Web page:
Billy Klüver
The MIT Press, Cambridge, MA, 1997, English
Nonfiction, Art and Cultural History
7 x 9 inches, paperback, 128 pages
ISBN: 9780262112284
Suggested Retail Price: $17.00

From the Publisher. In 1978, while collecting documentary photographs of the artists' community in Montparnasse from the first decades of the century, Billy Klüver discovered that some previously unassociated photographs fell into significant groupings. One group in particular, showing Picasso, Max Jacob, Moïse Kisling, Modigliani, and others at the Café de la Rotonde and on Boulevard du Montparnasse, all seemed to have been taken on the same day. Biographical research led Klüver to focus on the summer of 1916 as the likely time the photos were taken. Further investigation eventually allowed him to identify the photographer as Jean Cocteau and to determine the day that Cocteau had taken the photographs: August 12, 1916. In a tour de force of art historical research, Klüver then reconstructed a scenario of the events of the four hours depicted in the photographs—and re-created a single afternoon in the lives of Picasso and friends, a group of remarkable people in early-twentieth-century Paris.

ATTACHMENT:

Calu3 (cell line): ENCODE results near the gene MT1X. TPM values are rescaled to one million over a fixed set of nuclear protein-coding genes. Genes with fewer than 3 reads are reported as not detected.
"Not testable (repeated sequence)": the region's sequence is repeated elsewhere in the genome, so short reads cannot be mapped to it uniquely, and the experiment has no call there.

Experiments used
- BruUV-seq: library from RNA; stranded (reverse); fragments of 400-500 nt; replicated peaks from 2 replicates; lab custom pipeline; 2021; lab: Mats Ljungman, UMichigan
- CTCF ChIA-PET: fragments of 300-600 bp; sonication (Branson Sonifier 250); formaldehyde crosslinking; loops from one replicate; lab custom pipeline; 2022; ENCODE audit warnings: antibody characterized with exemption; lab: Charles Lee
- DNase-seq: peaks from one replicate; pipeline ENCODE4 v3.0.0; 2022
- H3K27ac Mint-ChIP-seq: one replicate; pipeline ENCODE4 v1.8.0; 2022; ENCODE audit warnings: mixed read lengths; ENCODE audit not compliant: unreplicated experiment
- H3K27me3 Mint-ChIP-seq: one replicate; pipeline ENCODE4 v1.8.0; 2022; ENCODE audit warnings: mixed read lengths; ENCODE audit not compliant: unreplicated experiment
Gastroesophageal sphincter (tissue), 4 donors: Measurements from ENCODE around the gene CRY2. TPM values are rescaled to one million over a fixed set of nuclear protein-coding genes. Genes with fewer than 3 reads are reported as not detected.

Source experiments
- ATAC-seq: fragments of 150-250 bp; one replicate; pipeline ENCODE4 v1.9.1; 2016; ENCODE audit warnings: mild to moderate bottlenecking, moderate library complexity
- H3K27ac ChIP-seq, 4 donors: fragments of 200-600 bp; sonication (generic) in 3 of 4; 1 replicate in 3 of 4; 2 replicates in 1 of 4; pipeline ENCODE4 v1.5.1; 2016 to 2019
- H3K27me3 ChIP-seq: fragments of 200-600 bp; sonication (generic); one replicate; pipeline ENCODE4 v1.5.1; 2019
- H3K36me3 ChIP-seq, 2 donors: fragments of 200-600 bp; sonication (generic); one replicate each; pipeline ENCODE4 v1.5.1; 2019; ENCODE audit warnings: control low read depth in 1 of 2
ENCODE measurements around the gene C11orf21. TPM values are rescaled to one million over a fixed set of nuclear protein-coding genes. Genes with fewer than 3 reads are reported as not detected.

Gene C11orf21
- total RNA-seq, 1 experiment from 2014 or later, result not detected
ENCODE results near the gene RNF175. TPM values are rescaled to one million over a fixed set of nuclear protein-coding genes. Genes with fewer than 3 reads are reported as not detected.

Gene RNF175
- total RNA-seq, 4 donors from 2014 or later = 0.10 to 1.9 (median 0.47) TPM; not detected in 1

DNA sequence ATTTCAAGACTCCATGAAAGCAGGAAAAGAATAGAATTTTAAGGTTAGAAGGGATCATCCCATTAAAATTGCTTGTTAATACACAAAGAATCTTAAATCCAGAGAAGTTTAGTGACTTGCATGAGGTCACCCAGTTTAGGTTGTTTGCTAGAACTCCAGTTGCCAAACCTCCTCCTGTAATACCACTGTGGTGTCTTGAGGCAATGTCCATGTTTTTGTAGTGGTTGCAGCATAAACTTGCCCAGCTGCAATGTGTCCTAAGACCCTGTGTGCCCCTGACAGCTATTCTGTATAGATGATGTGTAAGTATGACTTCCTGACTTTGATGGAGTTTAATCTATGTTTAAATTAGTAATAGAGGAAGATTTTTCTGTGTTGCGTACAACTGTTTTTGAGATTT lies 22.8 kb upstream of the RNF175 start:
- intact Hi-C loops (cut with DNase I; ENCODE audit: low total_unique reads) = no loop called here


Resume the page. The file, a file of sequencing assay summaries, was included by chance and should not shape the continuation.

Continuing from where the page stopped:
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Christian Wassmann

Billy Klüver reconstructs a day in the life of Picasso and his friends around the Boulevard Montparnasse based on 24 photos taken by Jean Cocteau. By calculating the lengths and angles of the shadows of balconies and windowsills on the photos he was able to analyze what happened at what exact time on August 12, 1916. All this is only a point of departure for the beautiful stories weaving this random day into the fabric of the 20th century. In one chapter Klüver mentions that Simone de Beauvoir was eight years old at the time the photos were taken and living right above the café artists frequently visited. Klüver was an engineer with the great talent for connecting people, disciplines, and worlds.

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